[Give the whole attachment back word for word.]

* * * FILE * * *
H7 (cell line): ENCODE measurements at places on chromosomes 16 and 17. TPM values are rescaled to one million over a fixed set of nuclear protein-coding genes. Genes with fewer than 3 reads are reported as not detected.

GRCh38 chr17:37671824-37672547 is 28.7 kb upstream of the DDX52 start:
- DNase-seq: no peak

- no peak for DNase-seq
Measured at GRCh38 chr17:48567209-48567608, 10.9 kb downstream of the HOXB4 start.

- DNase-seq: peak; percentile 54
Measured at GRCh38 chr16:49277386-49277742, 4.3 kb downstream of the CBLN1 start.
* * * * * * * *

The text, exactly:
H7 (cell line): ENCODE measurements at places on chromosomes 16 and 17. TPM values are rescaled to one million over a fixed set of nuclear protein-coding genes. Genes with fewer than 3 reads are reported as not detected.

GRCh38 chr17:37671824-37672547 is 28.7 kb upstream of the DDX52 start:
- DNase-seq: no peak

- no peak for DNase-seq
Measured at GRCh38 chr17:48567209-48567608, 10.9 kb downstream of the HOXB4 start.

- DNase-seq: peak; percentile 54
Measured at GRCh38 chr16:49277386-49277742, 4.3 kb downstream of the CBLN1 start.